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I rarely use either a smartphone or tablet computer but when I have tried to use them outdoors, I find the display cannot be read or even seen if there is much ambient sunlight.
Yesterday, I was trying to use a smartphone camera while on the water and couldnt even see it well enough to find the camera icon.
For those who use such electronics, how do you deal with this issue?
 

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Wait until dark. Or heavy cloud cover.

Seriously. In consumer-grade color displays, you can get a display that refreshes quickly and has good color rendering (i.e. smartphones and cameras) or one that is very bright--but terribly slow to refresh and unsuitable for video of any sort.

So you can wait until dark, or just wait ten years for better displays.
 

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Were you wearing sunglasses? Polarized sunglasses can make some displays completely unreadable, depending on what angle you're viewing them from.

I remove my sunglasses and turn so that my body shades the device.
 

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I simply dumped the camera phone idea, and went to pick up a point and shoot camera for all my sailing photos. It's easy enough to use, and you can just snap snap snap away hoping for the perfect picture. :)
 

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I found that on mine, I also have the sunglasses issue. I have prescriptions, and even though I also have Transitions lenses in my regulars, I like my polarized sunglasses for well, sunny days. And if I turn my phone to landscape mode, I lose the display. So I either have to turn my head to match (which I'm sure in itself would be a funny picture....), take the photo in portrait instead and lose the wider view, put on my regulars and give them a moment to adjust so I don't get blinded by sunlight... or what I tend to do, is to turn the phone, position my finger where the shutter button is, then turn it back, and take a series of pictures hoping at least one comes out in focus. I'll review them later and delete unwanteds.

That aside though, I find that even in very direct sunlight, when my phone is on max brightness (at the expense of battery life), I can still see, even with the polarized on that still toys with certain angles upright. With my regular lenses on, I have no issues at all. It might be a little washed out so I can't see EVERY detail, but it's certainly functional enough for my tastes. Otherwise, it's shielding with your hand/body, or ducking into the cabin a foot to see.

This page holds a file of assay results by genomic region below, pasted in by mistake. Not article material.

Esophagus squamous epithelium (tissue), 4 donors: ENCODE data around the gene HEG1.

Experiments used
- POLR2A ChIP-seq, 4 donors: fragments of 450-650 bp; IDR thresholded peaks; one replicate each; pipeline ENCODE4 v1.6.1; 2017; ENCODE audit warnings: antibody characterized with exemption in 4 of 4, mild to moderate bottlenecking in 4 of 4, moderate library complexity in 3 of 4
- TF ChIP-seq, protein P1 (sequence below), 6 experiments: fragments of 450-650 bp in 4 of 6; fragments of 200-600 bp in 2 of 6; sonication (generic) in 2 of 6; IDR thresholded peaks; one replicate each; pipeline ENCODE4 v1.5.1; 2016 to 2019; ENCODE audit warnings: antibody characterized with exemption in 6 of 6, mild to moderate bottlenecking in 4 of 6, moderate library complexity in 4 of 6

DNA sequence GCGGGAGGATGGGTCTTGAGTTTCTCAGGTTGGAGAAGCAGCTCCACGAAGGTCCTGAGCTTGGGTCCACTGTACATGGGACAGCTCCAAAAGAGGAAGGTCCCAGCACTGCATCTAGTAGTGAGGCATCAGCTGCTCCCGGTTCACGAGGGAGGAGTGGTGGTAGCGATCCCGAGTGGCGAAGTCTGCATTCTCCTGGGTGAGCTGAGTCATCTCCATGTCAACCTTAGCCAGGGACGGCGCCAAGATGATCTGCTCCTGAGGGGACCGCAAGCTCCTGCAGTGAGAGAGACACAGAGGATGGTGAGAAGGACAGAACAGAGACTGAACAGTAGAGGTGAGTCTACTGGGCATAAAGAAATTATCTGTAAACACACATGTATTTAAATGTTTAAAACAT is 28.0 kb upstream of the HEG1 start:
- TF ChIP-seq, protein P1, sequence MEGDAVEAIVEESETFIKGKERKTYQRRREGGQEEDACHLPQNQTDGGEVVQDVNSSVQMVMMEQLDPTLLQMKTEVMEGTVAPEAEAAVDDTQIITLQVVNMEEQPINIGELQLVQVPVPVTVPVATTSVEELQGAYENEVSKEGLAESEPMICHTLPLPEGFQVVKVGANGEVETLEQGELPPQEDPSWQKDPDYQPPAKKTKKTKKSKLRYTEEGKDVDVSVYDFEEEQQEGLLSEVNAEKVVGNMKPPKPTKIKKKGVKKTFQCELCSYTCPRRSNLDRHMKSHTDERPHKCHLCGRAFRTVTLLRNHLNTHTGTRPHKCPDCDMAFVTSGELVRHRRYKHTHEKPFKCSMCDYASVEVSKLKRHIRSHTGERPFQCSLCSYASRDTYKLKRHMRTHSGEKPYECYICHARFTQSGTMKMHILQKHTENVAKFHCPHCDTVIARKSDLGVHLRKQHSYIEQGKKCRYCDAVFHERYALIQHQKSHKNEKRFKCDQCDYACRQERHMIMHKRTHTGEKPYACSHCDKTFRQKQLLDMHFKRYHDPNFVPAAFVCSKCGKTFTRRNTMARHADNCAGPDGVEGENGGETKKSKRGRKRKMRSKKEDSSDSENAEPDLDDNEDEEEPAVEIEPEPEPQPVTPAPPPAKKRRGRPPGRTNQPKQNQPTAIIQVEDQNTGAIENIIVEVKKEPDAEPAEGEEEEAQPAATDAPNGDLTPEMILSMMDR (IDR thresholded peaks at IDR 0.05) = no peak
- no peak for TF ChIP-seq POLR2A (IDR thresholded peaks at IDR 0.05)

If you're having issues, and it's a decent enough phone, double check the brightness settings. Might be better to manually adjust to full brightness instead of letting the auto setting work. Some phones are a little pickier about it. Mine has a setting on auto where I can limit the max brightness it will go to, as a battery saver, i.e. 80% is the max it'll go (or whatever I set it). So when I'm outside, I make sure to switch the auto off and manually go full bright.
 

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I really hate smartphones (and many point-and-shoot cameras) for that very reason. Just about useless in bright sunlight. My Canon camera was one of the last to come with a real viewfinder in addition to the LCD screen. I am going to be very disappointed when it dies and have to replace it unless the screens get much better.
 

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This is because the display is also polarized, but at a 90 degree angle to the polarization on your sunglasses. You can get the same effect by looking through two pairs of polarized sunglasses and rotating one of them. Get to the right angle, and it blocks everything.

Were you wearing sunglasses? Polarized sunglasses can make some displays completely unreadable, depending on what angle you're viewing them from.

I remove my sunglasses and turn so that my body shades the device.
 

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Most cell phones have the brightness turned down to conserve battery strength. I turn it up when aboard. I also find that putting my body between the sun and phone always allows me to read the screen (without sunglasses).

As for seeing when taking a pic, just point and shoot. Cropping a pic is pretty easy these days, so framing is unnecessary. A cell phone isn't taking a "photograph" anyway, but rather a quick "pic".

I think its the greatest way to carry memories around.
 
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